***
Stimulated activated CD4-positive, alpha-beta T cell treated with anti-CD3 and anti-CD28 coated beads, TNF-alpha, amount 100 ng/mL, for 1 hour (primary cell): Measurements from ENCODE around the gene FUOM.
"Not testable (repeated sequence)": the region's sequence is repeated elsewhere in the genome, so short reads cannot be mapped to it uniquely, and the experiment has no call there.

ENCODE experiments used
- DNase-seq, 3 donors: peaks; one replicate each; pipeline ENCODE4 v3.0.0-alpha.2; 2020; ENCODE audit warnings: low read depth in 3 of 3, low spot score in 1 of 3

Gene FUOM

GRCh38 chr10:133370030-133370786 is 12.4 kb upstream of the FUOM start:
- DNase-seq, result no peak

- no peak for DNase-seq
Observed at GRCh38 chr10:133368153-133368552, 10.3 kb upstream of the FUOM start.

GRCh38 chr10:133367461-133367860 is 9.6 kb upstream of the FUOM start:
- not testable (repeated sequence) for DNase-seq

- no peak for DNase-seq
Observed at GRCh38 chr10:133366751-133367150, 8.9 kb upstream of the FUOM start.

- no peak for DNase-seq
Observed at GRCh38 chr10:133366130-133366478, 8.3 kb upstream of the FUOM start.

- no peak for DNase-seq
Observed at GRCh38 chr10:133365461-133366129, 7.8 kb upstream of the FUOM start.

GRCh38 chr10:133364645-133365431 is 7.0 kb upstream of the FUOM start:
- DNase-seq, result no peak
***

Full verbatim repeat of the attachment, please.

Stimulated activated CD4-positive, alpha-beta T cell treated with anti-CD3 and anti-CD28 coated beads, TNF-alpha, amount 100 ng/mL, for 1 hour (primary cell): Measurements from ENCODE around the gene FUOM.
"Not testable (repeated sequence)": the region's sequence is repeated elsewhere in the genome, so short reads cannot be mapped to it uniquely, and the experiment has no call there.

ENCODE experiments used
- DNase-seq, 3 donors: peaks; one replicate each; pipeline ENCODE4 v3.0.0-alpha.2; 2020; ENCODE audit warnings: low read depth in 3 of 3, low spot score in 1 of 3

Gene FUOM

GRCh38 chr10:133370030-133370786 is 12.4 kb upstream of the FUOM start:
- DNase-seq, result no peak

- no peak for DNase-seq
Observed at GRCh38 chr10:133368153-133368552, 10.3 kb upstream of the FUOM start.

GRCh38 chr10:133367461-133367860 is 9.6 kb upstream of the FUOM start:
- not testable (repeated sequence) for DNase-seq

- no peak for DNase-seq
Observed at GRCh38 chr10:133366751-133367150, 8.9 kb upstream of the FUOM start.

- no peak for DNase-seq
Observed at GRCh38 chr10:133366130-133366478, 8.3 kb upstream of the FUOM start.

- no peak for DNase-seq
Observed at GRCh38 chr10:133365461-133366129, 7.8 kb upstream of the FUOM start.

GRCh38 chr10:133364645-133365431 is 7.0 kb upstream of the FUOM start:
- DNase-seq, result no peak